Michael Worthington has experience in advising parties entangled in such disputes, resolving differences, and restoring prudent management of jointly-owned property that was the subject of a pitched battle among blood relatives. The disagreements might involve divergent opinions about investments or the terms for sharing the wealth. Before long, the differences over money and property are amplified by legacy family dynamics — jealousies, rivalries and resentments that pose obstacles to prudent planning and consensus decision-making.
In this particular case, the family members were beneficiaries of a trust created by a revered grandfather, who had written specific restrictions in his will that affected who was entitled to the income at various times, and which members of succeeding generations would inherit the assets.
The differences among those who were least favored and those who were more privileged required a balancing act, and good will among relatives that soon evaporated, especially after the passing of the second generation of trustees. The feuding was endangering the preservation of the assets when it became obvious that, as the saying goes in estate matters, “when people die, everything changes.”
Worthington represented the interests of a grandchild of the original grantor, an immigrant entrepreneur who had the thrift and foresight to buy property along the rough, downtown streets of 1930’s Los Angeles. By the 1990’s the value of that same property had ballooned, and the third generation had started to face off over interpretations of grandad’s terms for their legacy. Siblings weren’t on speaking terms and blood relatives were at loggerheads with in-laws. If the problems weren’t settled it would cost every beneficiary a proverbial ton of money.
Worthington’s first step was to open communications among the estranged parties to see whether there was enough daylight for alignment to protect the terms of the generation-skipping trust – one in which income from the trust goes to the second-generation beneficiaries (the children) but the inflated assets ultimately accrued to the third (the grandchildren). The next move was to mediate a breakup of the trust among third generation beneficiaries. Worthington provided careful review and analysis for reorganization of the estate into three separate parts and facilitating the approval process required by the IRS and the California state court. This phase resolved many problems that had been festering along family lines.
In the years following reorganization, there were discrete inquiries made about an adjacent downtown property owner, the Catholic Diocese of Los Angeles, and other major downtown LA players. Worthington amassed a body of knowledge and experience in the dynamics of the area, ranging from development that was planned or in progress, general economic conditions and outlook for the future. During the negotiations phase, family disputes were reduced to a slow simmer.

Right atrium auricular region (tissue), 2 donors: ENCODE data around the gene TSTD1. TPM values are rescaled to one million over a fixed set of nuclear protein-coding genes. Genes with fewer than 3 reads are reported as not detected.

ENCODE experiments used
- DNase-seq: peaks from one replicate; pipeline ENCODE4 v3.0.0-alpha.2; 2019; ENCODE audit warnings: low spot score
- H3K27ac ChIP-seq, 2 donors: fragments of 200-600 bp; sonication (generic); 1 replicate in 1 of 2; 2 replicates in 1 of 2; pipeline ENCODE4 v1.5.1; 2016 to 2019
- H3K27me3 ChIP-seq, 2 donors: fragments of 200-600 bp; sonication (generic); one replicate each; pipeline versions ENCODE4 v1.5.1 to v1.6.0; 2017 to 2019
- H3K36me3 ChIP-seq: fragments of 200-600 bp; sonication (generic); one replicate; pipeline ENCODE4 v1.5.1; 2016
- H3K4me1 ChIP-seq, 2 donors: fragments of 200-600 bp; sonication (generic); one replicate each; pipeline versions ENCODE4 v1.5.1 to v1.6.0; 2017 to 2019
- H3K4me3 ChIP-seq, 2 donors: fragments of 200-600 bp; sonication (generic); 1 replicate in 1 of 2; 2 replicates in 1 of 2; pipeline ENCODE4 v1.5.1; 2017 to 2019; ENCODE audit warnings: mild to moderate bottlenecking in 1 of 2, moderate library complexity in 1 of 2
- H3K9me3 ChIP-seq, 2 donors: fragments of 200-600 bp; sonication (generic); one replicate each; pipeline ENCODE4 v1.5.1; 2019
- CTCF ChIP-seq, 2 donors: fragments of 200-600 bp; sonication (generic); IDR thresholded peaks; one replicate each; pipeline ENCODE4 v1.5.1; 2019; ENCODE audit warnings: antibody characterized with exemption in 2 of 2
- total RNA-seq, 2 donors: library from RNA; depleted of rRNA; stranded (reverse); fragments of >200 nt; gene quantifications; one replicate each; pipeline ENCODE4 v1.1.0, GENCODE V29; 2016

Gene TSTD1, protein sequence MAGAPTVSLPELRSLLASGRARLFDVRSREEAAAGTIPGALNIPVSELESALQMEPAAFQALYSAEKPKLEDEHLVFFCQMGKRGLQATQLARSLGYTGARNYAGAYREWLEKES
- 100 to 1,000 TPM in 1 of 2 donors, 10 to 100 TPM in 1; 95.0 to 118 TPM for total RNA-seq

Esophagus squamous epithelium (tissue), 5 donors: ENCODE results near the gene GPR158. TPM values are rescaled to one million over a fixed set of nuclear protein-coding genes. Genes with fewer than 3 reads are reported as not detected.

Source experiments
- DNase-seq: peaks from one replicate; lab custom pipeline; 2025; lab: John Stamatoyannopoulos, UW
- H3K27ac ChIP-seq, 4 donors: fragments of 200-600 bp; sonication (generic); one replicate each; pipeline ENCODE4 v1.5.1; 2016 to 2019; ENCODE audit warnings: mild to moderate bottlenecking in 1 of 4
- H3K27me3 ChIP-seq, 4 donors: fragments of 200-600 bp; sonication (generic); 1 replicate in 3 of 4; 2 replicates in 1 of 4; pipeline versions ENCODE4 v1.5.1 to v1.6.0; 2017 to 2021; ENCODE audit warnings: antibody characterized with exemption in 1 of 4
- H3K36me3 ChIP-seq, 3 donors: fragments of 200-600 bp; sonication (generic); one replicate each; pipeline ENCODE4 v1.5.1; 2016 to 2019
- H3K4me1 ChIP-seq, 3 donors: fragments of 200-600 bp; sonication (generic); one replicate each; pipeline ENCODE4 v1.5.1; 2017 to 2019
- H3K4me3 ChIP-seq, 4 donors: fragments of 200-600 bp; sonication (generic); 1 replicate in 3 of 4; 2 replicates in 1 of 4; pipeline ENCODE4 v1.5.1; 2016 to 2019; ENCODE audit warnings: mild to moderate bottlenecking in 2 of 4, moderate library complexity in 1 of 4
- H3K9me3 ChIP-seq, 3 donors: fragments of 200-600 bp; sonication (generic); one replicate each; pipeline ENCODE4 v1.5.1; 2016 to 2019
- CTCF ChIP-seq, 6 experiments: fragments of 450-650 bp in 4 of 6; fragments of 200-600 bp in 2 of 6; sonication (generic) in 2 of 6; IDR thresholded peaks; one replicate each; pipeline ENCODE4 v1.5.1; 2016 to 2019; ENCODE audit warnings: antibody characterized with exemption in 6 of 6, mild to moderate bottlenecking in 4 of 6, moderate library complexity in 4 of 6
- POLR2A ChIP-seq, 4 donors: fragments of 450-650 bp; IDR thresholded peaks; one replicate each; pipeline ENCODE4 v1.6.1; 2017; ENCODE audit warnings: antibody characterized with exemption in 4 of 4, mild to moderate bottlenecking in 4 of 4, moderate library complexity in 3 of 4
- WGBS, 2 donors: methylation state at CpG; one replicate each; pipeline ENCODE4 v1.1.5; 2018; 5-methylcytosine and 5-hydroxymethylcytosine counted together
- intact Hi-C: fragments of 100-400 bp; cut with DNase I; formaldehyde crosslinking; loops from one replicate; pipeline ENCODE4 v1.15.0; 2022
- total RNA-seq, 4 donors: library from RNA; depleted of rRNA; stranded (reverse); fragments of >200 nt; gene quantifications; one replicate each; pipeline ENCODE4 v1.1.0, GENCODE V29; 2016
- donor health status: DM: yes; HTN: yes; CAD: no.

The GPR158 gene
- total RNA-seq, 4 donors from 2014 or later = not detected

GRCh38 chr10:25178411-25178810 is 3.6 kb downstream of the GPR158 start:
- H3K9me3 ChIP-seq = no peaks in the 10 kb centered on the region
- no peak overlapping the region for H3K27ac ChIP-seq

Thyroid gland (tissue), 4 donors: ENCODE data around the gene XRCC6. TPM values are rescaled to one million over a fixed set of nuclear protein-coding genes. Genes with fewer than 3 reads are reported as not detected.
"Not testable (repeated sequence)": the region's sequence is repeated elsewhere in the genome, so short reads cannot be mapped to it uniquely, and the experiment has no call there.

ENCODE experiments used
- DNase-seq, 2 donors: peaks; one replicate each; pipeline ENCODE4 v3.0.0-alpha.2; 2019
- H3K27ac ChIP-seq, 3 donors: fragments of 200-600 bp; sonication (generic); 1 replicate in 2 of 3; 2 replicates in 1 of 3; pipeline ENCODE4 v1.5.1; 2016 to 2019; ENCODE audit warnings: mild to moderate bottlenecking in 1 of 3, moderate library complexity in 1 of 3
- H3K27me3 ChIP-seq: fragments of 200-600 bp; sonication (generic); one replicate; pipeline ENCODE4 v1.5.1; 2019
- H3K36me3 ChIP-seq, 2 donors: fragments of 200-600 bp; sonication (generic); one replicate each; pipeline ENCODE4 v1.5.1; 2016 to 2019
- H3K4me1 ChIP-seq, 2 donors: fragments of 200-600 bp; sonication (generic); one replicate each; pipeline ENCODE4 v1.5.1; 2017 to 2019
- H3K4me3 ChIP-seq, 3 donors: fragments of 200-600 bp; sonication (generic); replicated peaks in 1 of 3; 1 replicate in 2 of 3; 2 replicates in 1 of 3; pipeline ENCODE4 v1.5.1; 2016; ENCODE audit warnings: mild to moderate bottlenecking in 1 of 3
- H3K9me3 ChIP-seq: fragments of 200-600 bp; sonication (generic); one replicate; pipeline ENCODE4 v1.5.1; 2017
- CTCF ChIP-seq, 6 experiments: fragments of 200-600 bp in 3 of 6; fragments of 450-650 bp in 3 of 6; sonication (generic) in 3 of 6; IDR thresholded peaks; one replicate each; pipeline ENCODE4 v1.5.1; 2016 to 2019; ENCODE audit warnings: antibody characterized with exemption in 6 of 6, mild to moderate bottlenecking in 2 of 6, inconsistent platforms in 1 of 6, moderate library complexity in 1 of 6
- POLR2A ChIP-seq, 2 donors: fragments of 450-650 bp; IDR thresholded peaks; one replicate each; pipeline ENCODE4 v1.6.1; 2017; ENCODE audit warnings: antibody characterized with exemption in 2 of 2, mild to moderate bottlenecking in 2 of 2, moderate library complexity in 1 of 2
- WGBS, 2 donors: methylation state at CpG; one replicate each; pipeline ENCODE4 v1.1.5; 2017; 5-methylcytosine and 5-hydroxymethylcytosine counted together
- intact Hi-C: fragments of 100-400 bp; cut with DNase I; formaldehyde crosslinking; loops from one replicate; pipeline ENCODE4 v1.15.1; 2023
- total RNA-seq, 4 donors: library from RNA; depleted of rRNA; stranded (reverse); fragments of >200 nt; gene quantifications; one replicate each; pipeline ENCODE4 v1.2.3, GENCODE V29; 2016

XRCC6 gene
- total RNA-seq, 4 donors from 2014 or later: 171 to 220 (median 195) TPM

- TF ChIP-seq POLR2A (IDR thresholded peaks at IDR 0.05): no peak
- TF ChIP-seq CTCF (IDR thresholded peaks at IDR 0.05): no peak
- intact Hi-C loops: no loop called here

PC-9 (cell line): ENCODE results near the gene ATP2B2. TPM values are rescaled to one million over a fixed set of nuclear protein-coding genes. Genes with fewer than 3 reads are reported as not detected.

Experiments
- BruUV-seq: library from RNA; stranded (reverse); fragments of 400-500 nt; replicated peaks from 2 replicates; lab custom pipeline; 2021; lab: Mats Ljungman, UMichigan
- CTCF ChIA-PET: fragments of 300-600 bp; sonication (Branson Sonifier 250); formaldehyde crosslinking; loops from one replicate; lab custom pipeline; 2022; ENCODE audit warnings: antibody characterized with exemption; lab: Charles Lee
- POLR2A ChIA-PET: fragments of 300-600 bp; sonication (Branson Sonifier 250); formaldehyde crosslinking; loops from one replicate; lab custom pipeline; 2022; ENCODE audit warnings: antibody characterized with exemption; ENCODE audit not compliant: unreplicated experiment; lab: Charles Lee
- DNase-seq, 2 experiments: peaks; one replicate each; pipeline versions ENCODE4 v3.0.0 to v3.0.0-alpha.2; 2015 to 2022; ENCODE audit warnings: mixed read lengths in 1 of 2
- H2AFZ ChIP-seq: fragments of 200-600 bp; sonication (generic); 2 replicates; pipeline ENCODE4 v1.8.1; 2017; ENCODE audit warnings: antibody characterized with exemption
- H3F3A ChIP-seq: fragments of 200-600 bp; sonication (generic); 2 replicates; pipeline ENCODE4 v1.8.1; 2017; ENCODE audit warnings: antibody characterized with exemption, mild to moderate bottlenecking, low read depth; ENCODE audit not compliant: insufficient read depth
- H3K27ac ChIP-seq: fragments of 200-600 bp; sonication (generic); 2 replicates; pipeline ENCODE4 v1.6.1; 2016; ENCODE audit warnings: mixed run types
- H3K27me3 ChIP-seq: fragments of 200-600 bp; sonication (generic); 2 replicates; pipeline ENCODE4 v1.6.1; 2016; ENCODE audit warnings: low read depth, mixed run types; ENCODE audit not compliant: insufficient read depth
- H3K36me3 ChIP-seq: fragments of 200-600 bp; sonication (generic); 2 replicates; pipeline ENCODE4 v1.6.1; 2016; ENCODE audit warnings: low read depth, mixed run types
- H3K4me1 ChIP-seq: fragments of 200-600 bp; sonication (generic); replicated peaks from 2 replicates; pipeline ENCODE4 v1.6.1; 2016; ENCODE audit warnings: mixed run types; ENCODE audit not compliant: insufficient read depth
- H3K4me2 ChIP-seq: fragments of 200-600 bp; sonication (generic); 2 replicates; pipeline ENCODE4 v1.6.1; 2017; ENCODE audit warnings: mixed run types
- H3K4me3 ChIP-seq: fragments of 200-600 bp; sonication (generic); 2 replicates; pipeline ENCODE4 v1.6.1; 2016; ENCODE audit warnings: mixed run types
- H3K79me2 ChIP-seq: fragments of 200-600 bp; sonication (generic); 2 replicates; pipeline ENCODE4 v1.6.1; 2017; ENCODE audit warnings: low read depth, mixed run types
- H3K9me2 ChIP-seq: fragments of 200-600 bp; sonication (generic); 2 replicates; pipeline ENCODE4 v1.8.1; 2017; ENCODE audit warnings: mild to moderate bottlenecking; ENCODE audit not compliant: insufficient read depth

There followed a condemnation of several downtown parcels to make way for the development of a spanking new police vehicles garage, plus related litigation and mediation with the City to establish proper valuation and a fair price (approximately $8MM), followed by initiation of a 1033 tax-free exchange, a deal where the trust’s downtown property could be sold and reinvested tax-free in comparable commercial property. These moves resulted in a vastly improved annual cash flow for the beneficiaries that offset a stepped-up valuation for property tax purposes based on the purchase price of replacement properties in place of grandad’s land and buildings .
The millions derived from the forced sale were thus protected, as Worthington participated in a due diligence exercise to identify promising commercial properties in a nearby county that met the legal criteria for a tax-free exchange. It was necessary to find suitable replacement income property in the statutory time allowed for the family trustees to close a deal.
A few years later, the family was motivated to undertake a voluntary 1031 exchange of other downtown properties. Under this set of tax laws, the landowner must make a sale and quickly locate the replacement property. The objective is to update ownership status to 21st century circumstances in a proactive rather than reactive manner. The sale proceeds in a 1031 exchange are held in escrow by a third party accommodator and the time for identification of replacement properties is a mere 45 days. Once again, Worthington played a critical role in the successful completion of a $14MM (approx.) exchange of other downtown LA properties for commercial property in more promising surroundings.
As protection for the millions derived from the sale against any sudden property tax reassessment, Worthington participated in a due diligence exercise to identify promising commercial property in a nearby county that met the legal criteria for the tax-free exchange. He and a family member were able to find the suitable income property in time to close a deal for the family trustees.
The preservation of the inherited assets and the clarification of the terms of ownership for the next generation cooled family feuds and enhanced the preservation of family assets.
Capable handling of a case that called for investigation, negotiation, due diligence and mediation skills enabled the family to put the disputes behind them. They wouldn’t have gotten to “yes” without the professional advice, knowledge of the law, and negotiating skills of Michael Worthington.